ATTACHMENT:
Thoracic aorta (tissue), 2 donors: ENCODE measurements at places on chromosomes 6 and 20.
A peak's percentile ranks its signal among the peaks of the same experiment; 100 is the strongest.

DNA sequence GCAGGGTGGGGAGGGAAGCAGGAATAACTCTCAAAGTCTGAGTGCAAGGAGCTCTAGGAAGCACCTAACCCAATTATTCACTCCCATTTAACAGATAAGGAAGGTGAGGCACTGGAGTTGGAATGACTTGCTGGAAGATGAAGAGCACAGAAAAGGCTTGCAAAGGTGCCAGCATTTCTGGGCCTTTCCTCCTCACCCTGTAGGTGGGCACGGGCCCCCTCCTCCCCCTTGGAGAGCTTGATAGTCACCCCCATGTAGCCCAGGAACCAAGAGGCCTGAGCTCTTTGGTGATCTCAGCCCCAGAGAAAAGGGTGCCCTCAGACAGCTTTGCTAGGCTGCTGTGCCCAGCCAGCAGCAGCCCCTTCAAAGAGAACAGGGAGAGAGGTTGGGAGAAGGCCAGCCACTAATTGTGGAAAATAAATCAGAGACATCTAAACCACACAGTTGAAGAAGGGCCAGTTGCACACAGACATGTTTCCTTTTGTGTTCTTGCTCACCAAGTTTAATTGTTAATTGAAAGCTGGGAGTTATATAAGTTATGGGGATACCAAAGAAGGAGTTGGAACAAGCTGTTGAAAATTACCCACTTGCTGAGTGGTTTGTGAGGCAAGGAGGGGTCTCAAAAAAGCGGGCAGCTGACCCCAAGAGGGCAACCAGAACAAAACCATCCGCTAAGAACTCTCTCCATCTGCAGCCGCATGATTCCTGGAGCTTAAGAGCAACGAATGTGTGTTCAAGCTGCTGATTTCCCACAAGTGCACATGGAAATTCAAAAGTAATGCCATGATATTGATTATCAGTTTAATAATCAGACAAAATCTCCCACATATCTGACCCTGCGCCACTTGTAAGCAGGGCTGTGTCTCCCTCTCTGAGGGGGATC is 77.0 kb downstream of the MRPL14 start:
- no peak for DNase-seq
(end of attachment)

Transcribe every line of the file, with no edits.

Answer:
Thoracic aorta (tissue), 2 donors: ENCODE measurements at places on chromosomes 6 and 20.
A peak's percentile ranks its signal among the peaks of the same experiment; 100 is the strongest.

DNA sequence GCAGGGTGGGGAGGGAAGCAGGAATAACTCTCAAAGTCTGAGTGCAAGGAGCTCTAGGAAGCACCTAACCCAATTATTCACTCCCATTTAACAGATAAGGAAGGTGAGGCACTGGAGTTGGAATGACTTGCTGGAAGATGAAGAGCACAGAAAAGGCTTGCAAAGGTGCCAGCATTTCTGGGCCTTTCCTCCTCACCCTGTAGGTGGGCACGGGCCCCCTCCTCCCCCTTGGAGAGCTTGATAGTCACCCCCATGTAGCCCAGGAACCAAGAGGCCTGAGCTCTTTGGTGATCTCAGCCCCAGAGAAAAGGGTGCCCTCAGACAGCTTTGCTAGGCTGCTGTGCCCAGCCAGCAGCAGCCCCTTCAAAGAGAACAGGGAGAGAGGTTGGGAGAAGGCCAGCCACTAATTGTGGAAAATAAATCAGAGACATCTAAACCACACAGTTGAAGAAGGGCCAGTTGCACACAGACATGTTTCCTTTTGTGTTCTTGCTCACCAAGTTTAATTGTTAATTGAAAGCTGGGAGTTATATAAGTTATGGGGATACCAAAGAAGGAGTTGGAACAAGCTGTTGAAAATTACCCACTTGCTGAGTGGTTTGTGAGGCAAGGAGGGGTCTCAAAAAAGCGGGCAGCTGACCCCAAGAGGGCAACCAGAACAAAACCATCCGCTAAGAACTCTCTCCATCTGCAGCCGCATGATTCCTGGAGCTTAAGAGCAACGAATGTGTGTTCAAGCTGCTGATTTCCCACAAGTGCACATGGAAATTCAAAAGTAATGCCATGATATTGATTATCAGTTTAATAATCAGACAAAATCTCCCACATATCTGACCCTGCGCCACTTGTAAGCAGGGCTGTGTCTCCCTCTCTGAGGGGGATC is 77.0 kb downstream of the MRPL14 start:
- no peak for DNase-seq